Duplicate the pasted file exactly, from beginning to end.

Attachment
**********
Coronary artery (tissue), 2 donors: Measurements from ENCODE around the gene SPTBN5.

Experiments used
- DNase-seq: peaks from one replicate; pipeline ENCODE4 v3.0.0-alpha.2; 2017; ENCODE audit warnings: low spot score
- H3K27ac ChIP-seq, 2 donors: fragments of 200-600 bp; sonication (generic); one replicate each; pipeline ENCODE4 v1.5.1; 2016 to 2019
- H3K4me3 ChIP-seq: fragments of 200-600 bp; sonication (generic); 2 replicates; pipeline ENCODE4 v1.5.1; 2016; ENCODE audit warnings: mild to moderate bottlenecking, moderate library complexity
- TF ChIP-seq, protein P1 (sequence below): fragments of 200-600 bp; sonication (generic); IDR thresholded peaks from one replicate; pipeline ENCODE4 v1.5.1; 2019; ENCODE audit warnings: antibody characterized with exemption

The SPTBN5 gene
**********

Coronary artery (tissue), 2 donors: Measurements from ENCODE around the gene SPTBN5.

Experiments used
- DNase-seq: peaks from one replicate; pipeline ENCODE4 v3.0.0-alpha.2; 2017; ENCODE audit warnings: low spot score
- H3K27ac ChIP-seq, 2 donors: fragments of 200-600 bp; sonication (generic); one replicate each; pipeline ENCODE4 v1.5.1; 2016 to 2019
- H3K4me3 ChIP-seq: fragments of 200-600 bp; sonication (generic); 2 replicates; pipeline ENCODE4 v1.5.1; 2016; ENCODE audit warnings: mild to moderate bottlenecking, moderate library complexity
- TF ChIP-seq, protein P1 (sequence below): fragments of 200-600 bp; sonication (generic); IDR thresholded peaks from one replicate; pipeline ENCODE4 v1.5.1; 2019; ENCODE audit warnings: antibody characterized with exemption

The SPTBN5 gene